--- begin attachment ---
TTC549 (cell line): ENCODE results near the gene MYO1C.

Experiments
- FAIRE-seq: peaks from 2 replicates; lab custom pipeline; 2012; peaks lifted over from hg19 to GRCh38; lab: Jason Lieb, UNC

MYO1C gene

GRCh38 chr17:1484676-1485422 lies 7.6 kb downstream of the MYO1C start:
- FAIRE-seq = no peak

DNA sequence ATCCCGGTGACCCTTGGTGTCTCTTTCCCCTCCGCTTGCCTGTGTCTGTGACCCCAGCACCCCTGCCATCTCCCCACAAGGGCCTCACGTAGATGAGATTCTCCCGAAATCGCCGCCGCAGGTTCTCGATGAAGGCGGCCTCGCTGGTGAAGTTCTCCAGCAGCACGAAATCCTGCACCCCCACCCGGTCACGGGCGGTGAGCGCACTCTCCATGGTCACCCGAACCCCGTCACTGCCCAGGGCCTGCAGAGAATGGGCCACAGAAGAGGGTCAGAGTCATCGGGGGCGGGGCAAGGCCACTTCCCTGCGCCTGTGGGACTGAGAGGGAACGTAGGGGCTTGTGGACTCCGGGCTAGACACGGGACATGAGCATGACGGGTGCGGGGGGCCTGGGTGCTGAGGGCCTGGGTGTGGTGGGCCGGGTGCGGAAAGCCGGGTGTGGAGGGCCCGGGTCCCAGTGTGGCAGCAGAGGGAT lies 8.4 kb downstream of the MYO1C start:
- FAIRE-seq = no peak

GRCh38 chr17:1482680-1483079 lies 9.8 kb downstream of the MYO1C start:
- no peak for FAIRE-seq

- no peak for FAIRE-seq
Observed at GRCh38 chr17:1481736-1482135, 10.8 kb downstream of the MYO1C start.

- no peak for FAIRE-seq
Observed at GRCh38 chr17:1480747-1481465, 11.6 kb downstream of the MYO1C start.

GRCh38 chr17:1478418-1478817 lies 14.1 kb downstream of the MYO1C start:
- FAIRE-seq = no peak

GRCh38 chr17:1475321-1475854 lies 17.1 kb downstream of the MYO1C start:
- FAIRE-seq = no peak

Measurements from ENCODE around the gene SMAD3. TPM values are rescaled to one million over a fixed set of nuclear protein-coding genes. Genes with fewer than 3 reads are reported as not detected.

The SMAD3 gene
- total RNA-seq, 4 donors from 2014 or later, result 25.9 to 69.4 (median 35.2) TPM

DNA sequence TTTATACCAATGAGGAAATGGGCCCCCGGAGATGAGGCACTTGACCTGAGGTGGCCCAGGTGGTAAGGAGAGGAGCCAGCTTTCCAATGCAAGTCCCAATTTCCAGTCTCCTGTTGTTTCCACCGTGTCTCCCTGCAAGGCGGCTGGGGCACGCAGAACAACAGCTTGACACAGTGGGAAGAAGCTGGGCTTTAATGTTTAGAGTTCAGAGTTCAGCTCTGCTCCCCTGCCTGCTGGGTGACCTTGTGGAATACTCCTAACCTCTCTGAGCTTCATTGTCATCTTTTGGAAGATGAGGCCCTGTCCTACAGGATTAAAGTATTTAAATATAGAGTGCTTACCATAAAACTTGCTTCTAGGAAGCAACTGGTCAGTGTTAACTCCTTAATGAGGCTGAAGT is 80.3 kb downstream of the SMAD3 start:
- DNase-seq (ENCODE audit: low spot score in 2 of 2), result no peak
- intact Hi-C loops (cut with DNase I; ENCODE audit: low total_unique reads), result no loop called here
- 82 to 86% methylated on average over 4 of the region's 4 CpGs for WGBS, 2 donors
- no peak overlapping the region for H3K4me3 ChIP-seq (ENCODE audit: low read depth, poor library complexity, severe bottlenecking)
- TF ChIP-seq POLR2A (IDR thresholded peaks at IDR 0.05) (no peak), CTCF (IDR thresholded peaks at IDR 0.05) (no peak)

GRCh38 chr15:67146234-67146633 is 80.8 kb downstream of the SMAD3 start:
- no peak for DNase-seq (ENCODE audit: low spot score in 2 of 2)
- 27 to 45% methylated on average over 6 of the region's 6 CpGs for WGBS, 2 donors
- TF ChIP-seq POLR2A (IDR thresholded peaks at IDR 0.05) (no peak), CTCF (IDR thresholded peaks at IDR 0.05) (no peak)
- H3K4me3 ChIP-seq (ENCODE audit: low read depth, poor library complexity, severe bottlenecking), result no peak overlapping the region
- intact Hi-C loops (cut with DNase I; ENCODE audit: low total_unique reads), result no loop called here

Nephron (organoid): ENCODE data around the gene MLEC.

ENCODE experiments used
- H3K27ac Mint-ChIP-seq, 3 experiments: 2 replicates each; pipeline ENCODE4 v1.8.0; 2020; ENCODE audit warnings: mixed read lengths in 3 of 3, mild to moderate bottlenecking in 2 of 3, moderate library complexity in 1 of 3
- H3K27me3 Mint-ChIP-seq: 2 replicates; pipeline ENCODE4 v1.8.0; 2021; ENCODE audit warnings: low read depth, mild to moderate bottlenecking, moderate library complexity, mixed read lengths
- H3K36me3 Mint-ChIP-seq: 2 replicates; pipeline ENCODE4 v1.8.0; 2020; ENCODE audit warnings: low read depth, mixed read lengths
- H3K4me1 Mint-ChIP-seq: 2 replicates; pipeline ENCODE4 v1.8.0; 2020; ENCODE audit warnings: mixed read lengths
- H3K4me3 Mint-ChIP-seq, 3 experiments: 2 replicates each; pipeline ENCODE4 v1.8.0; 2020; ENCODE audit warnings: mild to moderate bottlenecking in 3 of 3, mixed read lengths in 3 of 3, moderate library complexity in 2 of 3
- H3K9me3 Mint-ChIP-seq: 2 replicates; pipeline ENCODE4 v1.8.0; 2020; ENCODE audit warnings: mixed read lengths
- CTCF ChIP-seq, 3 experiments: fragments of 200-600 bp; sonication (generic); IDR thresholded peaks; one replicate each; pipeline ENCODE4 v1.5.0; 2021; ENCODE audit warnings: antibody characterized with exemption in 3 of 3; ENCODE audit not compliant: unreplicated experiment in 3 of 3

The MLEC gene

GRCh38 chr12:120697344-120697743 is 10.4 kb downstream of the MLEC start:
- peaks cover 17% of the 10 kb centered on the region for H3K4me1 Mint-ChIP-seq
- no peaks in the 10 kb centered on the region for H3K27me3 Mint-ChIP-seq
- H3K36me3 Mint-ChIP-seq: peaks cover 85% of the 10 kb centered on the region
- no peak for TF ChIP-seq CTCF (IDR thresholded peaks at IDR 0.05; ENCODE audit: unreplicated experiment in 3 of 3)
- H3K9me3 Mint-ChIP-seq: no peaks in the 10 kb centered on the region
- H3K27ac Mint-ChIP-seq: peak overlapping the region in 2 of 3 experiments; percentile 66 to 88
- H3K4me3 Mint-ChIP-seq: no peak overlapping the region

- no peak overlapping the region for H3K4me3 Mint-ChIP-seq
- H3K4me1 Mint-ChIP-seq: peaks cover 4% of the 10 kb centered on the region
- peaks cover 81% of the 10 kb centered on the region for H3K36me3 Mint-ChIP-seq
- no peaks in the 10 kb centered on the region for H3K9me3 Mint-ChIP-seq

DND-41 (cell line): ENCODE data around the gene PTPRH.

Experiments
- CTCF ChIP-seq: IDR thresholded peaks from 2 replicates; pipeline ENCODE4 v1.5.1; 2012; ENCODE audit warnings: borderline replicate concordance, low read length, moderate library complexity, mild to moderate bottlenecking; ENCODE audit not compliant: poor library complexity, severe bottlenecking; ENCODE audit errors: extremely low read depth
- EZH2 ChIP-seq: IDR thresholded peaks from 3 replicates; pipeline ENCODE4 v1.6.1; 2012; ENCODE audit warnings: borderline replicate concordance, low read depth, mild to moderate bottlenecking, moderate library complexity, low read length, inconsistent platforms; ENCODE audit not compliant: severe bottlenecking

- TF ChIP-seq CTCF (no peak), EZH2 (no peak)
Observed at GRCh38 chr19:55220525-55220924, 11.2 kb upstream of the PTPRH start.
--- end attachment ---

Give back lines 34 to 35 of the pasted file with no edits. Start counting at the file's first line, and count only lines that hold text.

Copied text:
Nephron (organoid): ENCODE data around the gene MLEC.

ENCODE experiments used